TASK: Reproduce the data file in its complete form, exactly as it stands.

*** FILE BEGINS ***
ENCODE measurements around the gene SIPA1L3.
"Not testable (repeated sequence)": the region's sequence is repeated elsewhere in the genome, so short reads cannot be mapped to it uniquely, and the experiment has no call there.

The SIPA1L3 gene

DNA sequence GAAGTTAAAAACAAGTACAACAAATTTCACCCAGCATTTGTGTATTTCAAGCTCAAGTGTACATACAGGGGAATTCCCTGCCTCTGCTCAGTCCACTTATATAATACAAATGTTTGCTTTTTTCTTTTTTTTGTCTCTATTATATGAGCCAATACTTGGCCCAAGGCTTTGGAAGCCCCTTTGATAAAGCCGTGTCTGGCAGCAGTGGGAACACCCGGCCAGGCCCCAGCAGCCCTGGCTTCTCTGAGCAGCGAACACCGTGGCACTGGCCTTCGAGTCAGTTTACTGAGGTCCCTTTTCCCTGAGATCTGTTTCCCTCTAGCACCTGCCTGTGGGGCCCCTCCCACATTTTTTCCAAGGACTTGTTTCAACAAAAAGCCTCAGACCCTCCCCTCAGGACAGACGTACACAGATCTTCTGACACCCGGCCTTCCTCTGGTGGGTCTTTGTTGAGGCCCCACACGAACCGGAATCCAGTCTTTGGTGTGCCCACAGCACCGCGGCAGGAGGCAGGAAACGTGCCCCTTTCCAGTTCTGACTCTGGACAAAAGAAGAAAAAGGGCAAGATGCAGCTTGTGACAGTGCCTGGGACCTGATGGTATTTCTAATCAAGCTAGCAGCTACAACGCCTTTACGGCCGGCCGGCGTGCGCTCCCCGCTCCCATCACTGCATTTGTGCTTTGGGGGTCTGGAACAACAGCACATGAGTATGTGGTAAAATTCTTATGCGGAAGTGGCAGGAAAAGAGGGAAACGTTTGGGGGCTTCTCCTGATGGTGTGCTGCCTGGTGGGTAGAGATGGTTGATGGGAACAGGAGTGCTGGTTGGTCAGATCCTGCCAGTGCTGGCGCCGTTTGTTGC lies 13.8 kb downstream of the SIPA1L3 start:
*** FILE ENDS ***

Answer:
ENCODE measurements around the gene SIPA1L3.
"Not testable (repeated sequence)": the region's sequence is repeated elsewhere in the genome, so short reads cannot be mapped to it uniquely, and the experiment has no call there.

The SIPA1L3 gene

DNA sequence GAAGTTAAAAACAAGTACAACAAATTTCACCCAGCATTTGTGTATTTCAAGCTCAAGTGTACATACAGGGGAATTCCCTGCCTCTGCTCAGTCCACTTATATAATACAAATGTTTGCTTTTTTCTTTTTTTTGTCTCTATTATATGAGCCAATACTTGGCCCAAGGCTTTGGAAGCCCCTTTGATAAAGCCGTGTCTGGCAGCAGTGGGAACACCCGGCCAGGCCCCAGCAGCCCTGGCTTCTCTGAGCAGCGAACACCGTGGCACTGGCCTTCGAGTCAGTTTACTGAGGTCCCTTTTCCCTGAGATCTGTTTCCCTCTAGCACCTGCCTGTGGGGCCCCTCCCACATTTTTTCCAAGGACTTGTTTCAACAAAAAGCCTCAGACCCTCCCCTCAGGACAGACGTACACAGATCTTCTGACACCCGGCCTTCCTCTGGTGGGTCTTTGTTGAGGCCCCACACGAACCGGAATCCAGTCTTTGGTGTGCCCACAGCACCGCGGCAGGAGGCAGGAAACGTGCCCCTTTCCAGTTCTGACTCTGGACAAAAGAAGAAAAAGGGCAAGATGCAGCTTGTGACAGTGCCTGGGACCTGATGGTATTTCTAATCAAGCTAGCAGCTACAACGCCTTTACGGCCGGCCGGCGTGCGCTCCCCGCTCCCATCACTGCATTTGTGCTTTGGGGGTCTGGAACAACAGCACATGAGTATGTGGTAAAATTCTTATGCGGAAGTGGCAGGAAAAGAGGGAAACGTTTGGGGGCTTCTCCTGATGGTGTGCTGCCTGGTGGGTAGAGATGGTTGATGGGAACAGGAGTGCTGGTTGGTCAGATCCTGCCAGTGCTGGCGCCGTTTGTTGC lies 13.8 kb downstream of the SIPA1L3 start: